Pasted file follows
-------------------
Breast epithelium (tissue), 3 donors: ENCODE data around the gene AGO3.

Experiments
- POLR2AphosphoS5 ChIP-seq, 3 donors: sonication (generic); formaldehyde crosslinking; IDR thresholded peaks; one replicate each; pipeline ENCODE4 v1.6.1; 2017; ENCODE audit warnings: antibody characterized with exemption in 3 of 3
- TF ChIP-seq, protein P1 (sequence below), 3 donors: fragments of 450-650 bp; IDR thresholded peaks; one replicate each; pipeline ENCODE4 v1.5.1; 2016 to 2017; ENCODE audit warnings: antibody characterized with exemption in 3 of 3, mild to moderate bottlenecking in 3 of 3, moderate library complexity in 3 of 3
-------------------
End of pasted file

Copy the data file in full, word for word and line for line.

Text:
Breast epithelium (tissue), 3 donors: ENCODE data around the gene AGO3.

Experiments
- POLR2AphosphoS5 ChIP-seq, 3 donors: sonication (generic); formaldehyde crosslinking; IDR thresholded peaks; one replicate each; pipeline ENCODE4 v1.6.1; 2017; ENCODE audit warnings: antibody characterized with exemption in 3 of 3
- TF ChIP-seq, protein P1 (sequence below), 3 donors: fragments of 450-650 bp; IDR thresholded peaks; one replicate each; pipeline ENCODE4 v1.5.1; 2016 to 2017; ENCODE audit warnings: antibody characterized with exemption in 3 of 3, mild to moderate bottlenecking in 3 of 3, moderate library complexity in 3 of 3